Innovators around the world have heralded fintech as a force that will remake the storied financial sector. Investors agree. In the first three quarters of 2018 alone, venture capitalists invested $32.6 billion in 1,164 companies — almost double last year’s $17.9 billion invested globally. Already, fintech startups are impacting consumers lives: in 2017, an EY survey across twenty markets found that 33% of people were regular users of at least one self-characterized fintech product, a figure that has more than doubled since 2015. Remarkably, 13% were regular users of five or more fintech services.
Globally there are 33 fintech unicorns. Of which, 24 (73%) are from the “West” (North America and Europe) and 6 (18%) are from China. There are only 3 elsewhere.
By analyzing the geography of successful models and exploring where they intersect, one can uncover valuable insights about the future of fintech. A comparison between the 24 Western fintech unicorns and the six Chinese unicorns reveals the emergence of two distinct fintech models. But in certain geographies, these systems are intersecting, and no model has yet to prevail. South East Asia represents this “ground zero,” and is an ecosystem ripe for analysis.
Fintech in the West
The last fifteen years of Western consumer fintech can be summarized in one phrase: the systematic unbundling of the traditional bank.
Fintech pioneers began innovating in an ecosystem with a highly banked population and reasonably accessible payment systems (e.g. ACH, Visa, Mastercard, Debit). Thus, to disrupt the industry, they targeted individual product lines of traditional financial services companies. First, startups like Paypal disrupted the way consumers pay for goods and services. Later, companies like Prosper and Lending Club took on lending with the advent of peer-to-peer loans. Next came startups like Betterment, Wealthfront and Robinhood that disrupted investment and wealth management. More recently, insuretech gave way to leaders like Trov, Lemonade and Metromile which have made it easier to purchase a range of insurance products. Finally, digital banks like our investee Chime has recently made considerable headway and is reinventing the overall banking experience.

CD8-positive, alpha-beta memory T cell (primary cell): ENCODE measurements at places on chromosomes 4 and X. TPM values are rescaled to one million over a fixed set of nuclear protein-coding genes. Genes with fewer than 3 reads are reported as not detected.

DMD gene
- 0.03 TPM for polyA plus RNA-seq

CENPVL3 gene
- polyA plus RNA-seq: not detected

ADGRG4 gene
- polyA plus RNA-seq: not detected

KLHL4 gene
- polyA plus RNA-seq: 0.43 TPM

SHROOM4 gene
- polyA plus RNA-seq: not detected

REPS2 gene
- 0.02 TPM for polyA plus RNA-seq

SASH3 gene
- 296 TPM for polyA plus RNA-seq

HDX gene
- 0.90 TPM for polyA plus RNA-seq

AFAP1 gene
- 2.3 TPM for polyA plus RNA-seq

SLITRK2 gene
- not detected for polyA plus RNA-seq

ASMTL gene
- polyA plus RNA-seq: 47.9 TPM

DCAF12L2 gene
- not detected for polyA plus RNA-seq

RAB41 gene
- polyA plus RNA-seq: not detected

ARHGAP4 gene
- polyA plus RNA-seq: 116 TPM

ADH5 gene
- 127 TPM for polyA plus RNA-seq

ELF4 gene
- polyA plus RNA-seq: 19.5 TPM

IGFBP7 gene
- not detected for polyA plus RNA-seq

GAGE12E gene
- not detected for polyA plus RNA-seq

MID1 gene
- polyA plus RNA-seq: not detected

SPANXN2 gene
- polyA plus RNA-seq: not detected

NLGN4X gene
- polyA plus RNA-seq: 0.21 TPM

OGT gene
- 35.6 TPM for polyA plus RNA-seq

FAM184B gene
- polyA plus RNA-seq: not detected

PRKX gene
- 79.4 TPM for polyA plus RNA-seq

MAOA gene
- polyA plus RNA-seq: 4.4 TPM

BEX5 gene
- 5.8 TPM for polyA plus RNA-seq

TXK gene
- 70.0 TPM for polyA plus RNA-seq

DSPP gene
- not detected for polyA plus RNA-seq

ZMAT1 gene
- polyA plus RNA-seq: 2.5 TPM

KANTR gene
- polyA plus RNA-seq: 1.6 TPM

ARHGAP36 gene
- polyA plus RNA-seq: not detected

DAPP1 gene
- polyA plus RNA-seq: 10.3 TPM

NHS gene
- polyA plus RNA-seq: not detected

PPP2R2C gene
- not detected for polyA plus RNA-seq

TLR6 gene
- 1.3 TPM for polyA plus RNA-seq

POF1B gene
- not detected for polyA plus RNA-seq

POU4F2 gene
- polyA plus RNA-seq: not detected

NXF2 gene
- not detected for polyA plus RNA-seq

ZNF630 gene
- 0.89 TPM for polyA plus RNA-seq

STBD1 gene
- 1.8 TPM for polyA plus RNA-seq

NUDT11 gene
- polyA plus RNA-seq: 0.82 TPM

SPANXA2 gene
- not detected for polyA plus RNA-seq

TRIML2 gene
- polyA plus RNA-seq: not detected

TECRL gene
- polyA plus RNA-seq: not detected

The rise of the Chinese fintech ecosystem
Chinese entrepreneurs faced a radically different starting point when they entered the fintech space. A large portion of the Chinese population had never had a bank account; as recently as 2011, 36% (or almost half a billion people) were unbanked. There was no incumbent payments infrastructure that was available to the majority of consumers.
Alibaba and Tencent created the infrastructure themselves. First came Alibaba. In 2013, its e-commerce focused payments platform Alipay overtook Paypal as the world’s largest mobile payment platform. Then came Tencent’s WeChat pay, which was built on top of the wildly successful social network. It quickly captured market share away from its rival, reaching 39 percent in 2017 as compared to Alipay’s 54 percent. Unlike Paypal and Venmo in the West, they are used much more broadly than peer to peer payments. Through QR codes, commercial payment adoption has also soared. WeChat and Alipay have become the de facto payment networks in China, with 527 million mobile payment users in 2017resulting in $32 trillion in transaction value.
These platforms weren’t the waves of disruption like their US counterparts. Rather, on top of the herculean task of creating the full-stack infrastructure — KYC, credit rating, fraud management — they spawned a financial ecosystem built on top of the network. Companies (or the platforms themselves) leveraged their large user base to offer a range of new financial products almost immediately.